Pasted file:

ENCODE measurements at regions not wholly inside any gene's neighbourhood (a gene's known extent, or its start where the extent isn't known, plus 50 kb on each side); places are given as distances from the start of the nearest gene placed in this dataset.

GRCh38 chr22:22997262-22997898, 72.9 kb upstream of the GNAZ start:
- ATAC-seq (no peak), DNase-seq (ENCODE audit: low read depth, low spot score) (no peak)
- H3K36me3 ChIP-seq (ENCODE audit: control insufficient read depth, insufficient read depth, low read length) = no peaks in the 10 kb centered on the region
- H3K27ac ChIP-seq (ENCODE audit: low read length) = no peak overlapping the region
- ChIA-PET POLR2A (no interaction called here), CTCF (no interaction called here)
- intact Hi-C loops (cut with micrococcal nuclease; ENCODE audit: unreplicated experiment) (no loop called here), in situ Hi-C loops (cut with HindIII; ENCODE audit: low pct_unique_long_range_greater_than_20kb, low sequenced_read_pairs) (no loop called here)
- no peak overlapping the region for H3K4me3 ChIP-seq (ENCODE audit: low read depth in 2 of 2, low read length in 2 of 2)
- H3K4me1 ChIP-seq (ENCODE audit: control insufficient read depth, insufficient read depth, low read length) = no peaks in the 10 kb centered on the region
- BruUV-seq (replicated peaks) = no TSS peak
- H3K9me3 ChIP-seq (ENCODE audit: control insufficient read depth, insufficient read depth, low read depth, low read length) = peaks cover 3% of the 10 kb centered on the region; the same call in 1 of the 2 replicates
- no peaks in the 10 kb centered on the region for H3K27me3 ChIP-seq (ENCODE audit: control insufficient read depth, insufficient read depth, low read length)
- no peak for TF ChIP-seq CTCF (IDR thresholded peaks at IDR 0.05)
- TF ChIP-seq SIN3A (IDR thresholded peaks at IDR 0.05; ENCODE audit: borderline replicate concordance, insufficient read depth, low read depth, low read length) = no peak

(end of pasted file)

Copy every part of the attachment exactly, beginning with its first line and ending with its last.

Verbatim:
ENCODE measurements at regions not wholly inside any gene's neighbourhood (a gene's known extent, or its start where the extent isn't known, plus 50 kb on each side); places are given as distances from the start of the nearest gene placed in this dataset.

GRCh38 chr22:22997262-22997898, 72.9 kb upstream of the GNAZ start:
- ATAC-seq (no peak), DNase-seq (ENCODE audit: low read depth, low spot score) (no peak)
- H3K36me3 ChIP-seq (ENCODE audit: control insufficient read depth, insufficient read depth, low read length) = no peaks in the 10 kb centered on the region
- H3K27ac ChIP-seq (ENCODE audit: low read length) = no peak overlapping the region
- ChIA-PET POLR2A (no interaction called here), CTCF (no interaction called here)
- intact Hi-C loops (cut with micrococcal nuclease; ENCODE audit: unreplicated experiment) (no loop called here), in situ Hi-C loops (cut with HindIII; ENCODE audit: low pct_unique_long_range_greater_than_20kb, low sequenced_read_pairs) (no loop called here)
- no peak overlapping the region for H3K4me3 ChIP-seq (ENCODE audit: low read depth in 2 of 2, low read length in 2 of 2)
- H3K4me1 ChIP-seq (ENCODE audit: control insufficient read depth, insufficient read depth, low read length) = no peaks in the 10 kb centered on the region
- BruUV-seq (replicated peaks) = no TSS peak
- H3K9me3 ChIP-seq (ENCODE audit: control insufficient read depth, insufficient read depth, low read depth, low read length) = peaks cover 3% of the 10 kb centered on the region; the same call in 1 of the 2 replicates
- no peaks in the 10 kb centered on the region for H3K27me3 ChIP-seq (ENCODE audit: control insufficient read depth, insufficient read depth, low read length)
- no peak for TF ChIP-seq CTCF (IDR thresholded peaks at IDR 0.05)
- TF ChIP-seq SIN3A (IDR thresholded peaks at IDR 0.05; ENCODE audit: borderline replicate concordance, insufficient read depth, low read depth, low read length) = no peak